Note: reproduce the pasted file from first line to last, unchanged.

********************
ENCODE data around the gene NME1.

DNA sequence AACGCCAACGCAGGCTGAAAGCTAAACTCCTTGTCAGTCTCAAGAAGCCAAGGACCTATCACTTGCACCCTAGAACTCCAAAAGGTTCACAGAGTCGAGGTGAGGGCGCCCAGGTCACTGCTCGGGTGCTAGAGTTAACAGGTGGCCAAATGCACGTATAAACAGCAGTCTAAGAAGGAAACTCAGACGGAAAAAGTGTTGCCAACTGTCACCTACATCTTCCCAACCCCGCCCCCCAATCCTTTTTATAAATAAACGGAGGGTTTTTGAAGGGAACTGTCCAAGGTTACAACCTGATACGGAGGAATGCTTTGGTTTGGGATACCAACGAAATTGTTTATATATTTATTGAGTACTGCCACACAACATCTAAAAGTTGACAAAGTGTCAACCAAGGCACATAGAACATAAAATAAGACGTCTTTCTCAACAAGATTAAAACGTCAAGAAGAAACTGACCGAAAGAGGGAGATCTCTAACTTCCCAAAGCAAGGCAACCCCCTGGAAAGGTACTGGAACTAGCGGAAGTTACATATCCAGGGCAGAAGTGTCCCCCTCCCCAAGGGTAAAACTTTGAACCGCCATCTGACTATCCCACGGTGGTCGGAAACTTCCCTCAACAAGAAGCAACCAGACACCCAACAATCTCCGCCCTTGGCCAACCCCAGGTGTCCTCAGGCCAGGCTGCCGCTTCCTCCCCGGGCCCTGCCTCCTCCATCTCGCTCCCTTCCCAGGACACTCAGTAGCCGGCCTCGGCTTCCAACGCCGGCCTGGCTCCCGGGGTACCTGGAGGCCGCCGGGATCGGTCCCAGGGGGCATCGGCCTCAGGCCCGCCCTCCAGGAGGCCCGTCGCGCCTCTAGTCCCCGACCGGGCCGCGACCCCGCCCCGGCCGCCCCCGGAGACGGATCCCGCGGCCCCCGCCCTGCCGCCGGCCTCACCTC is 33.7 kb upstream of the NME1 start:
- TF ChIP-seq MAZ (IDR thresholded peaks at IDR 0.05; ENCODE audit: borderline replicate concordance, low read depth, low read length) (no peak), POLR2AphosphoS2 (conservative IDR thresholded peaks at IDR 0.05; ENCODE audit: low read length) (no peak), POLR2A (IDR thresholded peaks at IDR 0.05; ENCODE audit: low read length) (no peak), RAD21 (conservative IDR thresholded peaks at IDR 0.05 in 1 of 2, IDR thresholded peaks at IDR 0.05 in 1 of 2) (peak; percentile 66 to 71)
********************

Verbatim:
ENCODE data around the gene NME1.

DNA sequence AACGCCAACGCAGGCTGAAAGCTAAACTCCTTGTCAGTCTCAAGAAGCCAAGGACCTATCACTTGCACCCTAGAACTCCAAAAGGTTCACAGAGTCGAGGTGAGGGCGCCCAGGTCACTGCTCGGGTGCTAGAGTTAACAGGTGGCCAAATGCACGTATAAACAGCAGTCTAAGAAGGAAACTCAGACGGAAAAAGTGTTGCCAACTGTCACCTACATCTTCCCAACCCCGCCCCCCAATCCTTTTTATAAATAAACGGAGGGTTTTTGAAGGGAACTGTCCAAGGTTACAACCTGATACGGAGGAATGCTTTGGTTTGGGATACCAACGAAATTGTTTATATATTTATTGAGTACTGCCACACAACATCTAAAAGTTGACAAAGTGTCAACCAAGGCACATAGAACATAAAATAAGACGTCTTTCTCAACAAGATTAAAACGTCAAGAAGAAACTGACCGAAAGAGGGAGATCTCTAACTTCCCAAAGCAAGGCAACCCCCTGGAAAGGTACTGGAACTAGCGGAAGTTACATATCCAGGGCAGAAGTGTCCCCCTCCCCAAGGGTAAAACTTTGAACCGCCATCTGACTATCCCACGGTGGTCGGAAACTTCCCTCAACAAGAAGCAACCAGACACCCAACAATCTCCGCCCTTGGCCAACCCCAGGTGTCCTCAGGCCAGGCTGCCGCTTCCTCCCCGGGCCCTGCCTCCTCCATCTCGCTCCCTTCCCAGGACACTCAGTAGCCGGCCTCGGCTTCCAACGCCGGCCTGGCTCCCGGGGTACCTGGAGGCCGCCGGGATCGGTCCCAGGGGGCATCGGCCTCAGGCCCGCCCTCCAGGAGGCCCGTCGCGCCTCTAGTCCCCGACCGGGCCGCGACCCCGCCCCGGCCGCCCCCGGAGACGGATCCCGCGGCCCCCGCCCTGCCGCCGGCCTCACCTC is 33.7 kb upstream of the NME1 start:
- TF ChIP-seq MAZ (IDR thresholded peaks at IDR 0.05; ENCODE audit: borderline replicate concordance, low read depth, low read length) (no peak), POLR2AphosphoS2 (conservative IDR thresholded peaks at IDR 0.05; ENCODE audit: low read length) (no peak), POLR2A (IDR thresholded peaks at IDR 0.05; ENCODE audit: low read length) (no peak), RAD21 (conservative IDR thresholded peaks at IDR 0.05 in 1 of 2, IDR thresholded peaks at IDR 0.05 in 1 of 2) (peak; percentile 66 to 71)